The other day I annouced the Texas Hold 'em SQL Challenge.
I haven't gotten any feedback on it yet, so I have no idea if anyone is
working on it, but I thought I'd get the ball rolling and come up with
my own solution...

The first step I've decided to take in solving this problem is
to figure out how, given two or more 5-card hands, to figure out a
winner. What's necessary is a way of weighting each hand so that better
hands will have a higher value. Or at least, that's the tactic I took.

I first checked out this list of poker hands from strongest to weakest. After staring at it for a while, I realized that some patterns can be derived from the list:

- A two-pair is two pairs (wow, getting deep here, aren't we!)
- A full house is a pair plus a three of a kind
- A straight flush is a straight plus a flush
- A royal flush is a type of straight flush with the
*highest cards in the deck*

Obvious, yes; but the final point is important -- is there a way of
weighting the cards such that we can determine, using only a single
number, the weight of a given hand, independent of whether or not it
falls into one of these categories? That is, how can we know that a
straight flush with a high king is worth less than a straight flush
with a high ace? And how can we know that a hand with a pair of 10s and
a high jack beats a hand with a pair of 10s and a high 9?

The answer is to use our old friend, binary:

Card | Value |

2 | 2 |

3 | 4 |

4 | 8 |

5 | 16 |

6 | 32 |

7 | 64 |

8 | 128 |

9 | 256 |

10 | 512 |

Jack | 1024 |

Queen | 2048 |

King | 4096 |

Ace | 8192 (1) |

Note that the ace will be weighted as 1, should it happen to be part of a straight with a high 5.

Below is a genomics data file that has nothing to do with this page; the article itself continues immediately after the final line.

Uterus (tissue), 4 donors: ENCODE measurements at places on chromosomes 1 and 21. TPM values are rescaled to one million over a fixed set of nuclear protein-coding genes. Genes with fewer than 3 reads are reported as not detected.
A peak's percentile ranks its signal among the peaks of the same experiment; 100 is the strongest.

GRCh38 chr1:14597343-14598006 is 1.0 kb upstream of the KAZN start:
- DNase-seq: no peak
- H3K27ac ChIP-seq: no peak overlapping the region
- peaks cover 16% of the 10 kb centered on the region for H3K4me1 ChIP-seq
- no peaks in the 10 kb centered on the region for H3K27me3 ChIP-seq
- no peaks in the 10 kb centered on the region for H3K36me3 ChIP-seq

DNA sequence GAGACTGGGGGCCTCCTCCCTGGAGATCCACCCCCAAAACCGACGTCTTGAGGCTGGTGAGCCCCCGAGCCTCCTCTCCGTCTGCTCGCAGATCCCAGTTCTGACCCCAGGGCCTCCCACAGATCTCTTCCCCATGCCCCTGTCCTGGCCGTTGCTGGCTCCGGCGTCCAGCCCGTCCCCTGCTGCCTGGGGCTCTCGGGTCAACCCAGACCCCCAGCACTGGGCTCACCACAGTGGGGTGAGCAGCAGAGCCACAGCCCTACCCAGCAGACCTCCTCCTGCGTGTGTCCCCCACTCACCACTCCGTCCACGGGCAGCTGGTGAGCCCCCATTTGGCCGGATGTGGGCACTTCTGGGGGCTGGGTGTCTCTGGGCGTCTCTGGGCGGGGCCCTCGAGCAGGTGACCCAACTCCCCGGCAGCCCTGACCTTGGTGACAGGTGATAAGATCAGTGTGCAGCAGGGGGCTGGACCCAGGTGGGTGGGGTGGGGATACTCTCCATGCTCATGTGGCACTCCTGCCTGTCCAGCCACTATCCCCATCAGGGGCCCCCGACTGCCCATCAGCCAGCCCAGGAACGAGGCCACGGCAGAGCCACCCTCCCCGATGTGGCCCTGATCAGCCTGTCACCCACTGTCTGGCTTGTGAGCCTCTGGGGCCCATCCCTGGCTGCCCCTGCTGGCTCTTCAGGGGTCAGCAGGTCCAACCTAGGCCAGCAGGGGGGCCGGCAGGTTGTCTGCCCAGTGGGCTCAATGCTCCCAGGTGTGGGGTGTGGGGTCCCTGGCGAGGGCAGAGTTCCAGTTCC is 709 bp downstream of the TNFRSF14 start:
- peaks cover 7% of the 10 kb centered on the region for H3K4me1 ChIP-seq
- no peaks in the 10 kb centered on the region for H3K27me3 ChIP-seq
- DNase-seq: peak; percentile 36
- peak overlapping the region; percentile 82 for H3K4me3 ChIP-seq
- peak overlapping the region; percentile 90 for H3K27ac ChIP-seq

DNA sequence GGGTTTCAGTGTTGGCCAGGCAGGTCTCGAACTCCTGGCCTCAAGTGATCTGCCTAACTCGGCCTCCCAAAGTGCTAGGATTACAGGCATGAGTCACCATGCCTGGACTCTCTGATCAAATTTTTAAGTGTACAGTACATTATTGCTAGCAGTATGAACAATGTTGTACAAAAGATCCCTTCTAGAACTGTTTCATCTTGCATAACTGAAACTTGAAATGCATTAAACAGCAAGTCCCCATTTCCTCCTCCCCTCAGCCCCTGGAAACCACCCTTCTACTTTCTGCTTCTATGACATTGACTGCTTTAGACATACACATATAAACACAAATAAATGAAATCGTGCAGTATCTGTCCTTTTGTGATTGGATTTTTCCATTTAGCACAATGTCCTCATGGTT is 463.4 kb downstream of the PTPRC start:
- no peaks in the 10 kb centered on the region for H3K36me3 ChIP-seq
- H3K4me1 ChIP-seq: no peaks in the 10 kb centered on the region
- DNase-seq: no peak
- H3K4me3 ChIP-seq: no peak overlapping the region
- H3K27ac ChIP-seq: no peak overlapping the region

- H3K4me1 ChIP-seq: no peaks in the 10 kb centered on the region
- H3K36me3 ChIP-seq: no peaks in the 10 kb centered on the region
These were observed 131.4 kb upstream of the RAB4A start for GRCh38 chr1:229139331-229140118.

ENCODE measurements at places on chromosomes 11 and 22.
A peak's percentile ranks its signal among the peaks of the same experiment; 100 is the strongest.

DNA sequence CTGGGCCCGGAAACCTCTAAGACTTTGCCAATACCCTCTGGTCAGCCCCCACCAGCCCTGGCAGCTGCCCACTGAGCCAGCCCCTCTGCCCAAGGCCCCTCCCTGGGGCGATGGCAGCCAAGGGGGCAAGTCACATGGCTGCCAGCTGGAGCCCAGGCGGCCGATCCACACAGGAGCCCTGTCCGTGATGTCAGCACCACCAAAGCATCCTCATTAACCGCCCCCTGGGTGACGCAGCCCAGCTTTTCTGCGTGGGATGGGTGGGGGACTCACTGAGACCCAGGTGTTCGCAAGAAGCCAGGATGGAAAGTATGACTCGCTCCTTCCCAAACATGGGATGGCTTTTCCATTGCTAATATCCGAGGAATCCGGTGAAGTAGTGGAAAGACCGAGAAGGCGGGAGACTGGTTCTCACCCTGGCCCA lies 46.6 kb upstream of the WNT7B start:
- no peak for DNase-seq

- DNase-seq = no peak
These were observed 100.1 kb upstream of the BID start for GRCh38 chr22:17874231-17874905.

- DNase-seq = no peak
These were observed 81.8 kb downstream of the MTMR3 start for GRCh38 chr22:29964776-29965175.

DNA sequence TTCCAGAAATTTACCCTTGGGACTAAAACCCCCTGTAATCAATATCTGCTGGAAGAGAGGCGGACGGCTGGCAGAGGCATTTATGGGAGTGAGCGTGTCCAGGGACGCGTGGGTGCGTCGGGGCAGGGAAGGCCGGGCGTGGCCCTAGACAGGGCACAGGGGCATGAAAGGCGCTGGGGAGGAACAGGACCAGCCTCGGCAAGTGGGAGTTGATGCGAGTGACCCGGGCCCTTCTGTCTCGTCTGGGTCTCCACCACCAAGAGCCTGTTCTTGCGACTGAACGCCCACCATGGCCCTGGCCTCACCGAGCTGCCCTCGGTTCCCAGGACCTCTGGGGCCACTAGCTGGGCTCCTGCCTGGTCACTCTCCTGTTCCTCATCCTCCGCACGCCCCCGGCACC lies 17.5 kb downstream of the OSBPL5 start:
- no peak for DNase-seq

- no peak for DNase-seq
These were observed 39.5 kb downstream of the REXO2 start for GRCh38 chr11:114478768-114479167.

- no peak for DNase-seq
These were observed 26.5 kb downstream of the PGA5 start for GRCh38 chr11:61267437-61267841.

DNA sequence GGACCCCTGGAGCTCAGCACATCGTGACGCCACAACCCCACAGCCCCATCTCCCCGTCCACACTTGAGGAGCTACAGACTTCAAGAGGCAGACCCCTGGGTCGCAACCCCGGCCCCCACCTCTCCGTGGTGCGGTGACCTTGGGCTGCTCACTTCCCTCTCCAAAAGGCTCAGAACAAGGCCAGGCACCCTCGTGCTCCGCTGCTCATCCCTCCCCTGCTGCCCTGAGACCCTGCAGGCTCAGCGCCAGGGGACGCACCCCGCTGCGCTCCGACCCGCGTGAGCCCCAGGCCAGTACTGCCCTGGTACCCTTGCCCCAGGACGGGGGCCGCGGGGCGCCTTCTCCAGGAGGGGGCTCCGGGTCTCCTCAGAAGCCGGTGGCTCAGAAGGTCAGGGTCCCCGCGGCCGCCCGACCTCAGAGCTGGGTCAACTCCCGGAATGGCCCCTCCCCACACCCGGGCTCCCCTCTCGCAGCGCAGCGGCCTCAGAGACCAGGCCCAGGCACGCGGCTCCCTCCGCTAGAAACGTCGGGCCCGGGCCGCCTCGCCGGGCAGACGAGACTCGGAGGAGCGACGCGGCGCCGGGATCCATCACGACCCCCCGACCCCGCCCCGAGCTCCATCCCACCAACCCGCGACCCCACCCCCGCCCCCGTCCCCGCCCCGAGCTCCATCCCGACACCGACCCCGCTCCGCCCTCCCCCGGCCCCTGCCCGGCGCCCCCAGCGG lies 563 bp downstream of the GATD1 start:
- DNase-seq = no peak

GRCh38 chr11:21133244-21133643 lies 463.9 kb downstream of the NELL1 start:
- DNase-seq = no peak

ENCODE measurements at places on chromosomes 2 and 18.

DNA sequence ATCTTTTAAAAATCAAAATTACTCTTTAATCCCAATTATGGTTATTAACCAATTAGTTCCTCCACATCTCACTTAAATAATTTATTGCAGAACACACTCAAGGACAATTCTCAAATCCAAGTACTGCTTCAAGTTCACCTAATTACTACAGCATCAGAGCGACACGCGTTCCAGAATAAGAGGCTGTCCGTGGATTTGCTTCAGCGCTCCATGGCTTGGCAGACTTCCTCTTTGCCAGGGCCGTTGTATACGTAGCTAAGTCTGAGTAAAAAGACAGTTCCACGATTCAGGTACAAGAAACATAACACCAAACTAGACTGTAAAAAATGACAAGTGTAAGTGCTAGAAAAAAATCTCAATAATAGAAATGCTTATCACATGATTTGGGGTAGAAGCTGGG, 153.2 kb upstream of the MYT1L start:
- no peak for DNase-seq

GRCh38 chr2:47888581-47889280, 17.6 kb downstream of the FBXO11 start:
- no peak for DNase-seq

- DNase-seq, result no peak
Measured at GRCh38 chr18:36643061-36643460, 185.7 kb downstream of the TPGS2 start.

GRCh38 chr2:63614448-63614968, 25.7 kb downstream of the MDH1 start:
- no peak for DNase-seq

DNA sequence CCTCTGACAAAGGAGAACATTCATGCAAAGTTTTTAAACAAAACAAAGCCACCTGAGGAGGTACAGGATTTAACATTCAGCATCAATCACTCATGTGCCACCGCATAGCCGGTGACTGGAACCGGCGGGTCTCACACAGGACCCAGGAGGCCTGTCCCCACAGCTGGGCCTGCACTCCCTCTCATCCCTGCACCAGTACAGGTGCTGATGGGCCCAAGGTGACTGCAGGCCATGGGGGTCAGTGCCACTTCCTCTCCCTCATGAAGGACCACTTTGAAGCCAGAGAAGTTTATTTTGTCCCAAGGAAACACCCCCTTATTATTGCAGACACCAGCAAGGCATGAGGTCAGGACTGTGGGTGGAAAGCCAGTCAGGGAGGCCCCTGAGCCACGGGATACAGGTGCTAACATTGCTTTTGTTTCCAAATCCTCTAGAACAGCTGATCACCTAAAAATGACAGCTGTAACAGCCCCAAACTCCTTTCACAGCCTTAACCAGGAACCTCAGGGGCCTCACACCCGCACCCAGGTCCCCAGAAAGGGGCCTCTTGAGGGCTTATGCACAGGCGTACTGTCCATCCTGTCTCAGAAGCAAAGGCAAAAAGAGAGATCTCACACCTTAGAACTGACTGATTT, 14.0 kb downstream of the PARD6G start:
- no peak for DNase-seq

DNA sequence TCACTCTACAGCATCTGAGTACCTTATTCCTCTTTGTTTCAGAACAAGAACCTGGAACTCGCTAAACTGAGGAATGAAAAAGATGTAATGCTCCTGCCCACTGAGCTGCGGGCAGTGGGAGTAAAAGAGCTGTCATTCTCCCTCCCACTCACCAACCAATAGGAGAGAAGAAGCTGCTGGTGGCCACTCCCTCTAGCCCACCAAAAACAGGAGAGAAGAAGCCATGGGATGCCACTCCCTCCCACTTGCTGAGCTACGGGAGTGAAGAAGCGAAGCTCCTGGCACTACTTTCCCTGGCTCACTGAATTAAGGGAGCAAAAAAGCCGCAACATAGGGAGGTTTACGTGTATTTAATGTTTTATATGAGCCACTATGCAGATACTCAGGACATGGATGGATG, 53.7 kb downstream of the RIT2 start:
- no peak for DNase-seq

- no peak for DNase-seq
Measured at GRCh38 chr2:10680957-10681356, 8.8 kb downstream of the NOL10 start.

So what does this binary weighting give us? The property that's
especially useful in this case is that for every power of 2, it's
impossible to reach that number by adding up any unique combination of
powers of 2 less than that power. Restated in terms of this project, if
a hand has only a high card, say a king, then that hand will be
weighted higher than any other high card hand that doesn't have either
a king or an ace.

But weighting alone isn't enough. This can be shown using the following two hands:

2 3 Q K A

2 3 Q K K

The weighted values of these hands are 14342 and 10246,
respectively (2 + 4 + 2048 + 4096 + 8192 and 2 + 4 + 2048 + 4096 +
4096). However, the second is a better hand. How to solve this issue?
Bonuses.

After conducting a completely non-scientific trial-and-error
analysis, I arrived at the following bonus structure, which seems to
work:

To weight a hand, take the base weight (i.e., the sum of the
weights of each card in the hand) and add the following bonuses per
condition:

- Pair: 2000000000 + (8192 * pair card weight)
- Three of a kind: 6000000000 + (131072 * three of a kind card weight)
- Straight: 5500000000
- Flush: 5800000000
- Four of a kind: 9500000000 + (131072 * four of a kind card weight)

Note that "pair card weight," for example, refers to the weight of
the card type that makes up the pair. So for a pair of twos, the
calculation would be (8192 * 2).

This formula can be expanded for each type of hand. Two pair?
Add 2000000000 + (8192 * the weight of the card for the first pair) +
(8192 * the weight of the card for the second pair). Full house?
Combine the pair with the three of a kind. Same with straight flush.
And since the base weights are being added, the hands will naturally be
weighted heavier for higher cards.

There may have been a more elegant solution, but this one does the trick for now.

But enough math, **on to the SQL**! What I wanted was a
table containing every possible hand and its weights. But first I
needed a table with all of the possible cards:

CREATE TABLE dbo.Cards

(

CardID INT IDENTITY(1,1) NOT NULL PRIMARY KEY,

Suit CHAR(1) NOT NULL,

Card VARCHAR(2) NOT NULL,

Weight INT NOT NULL

)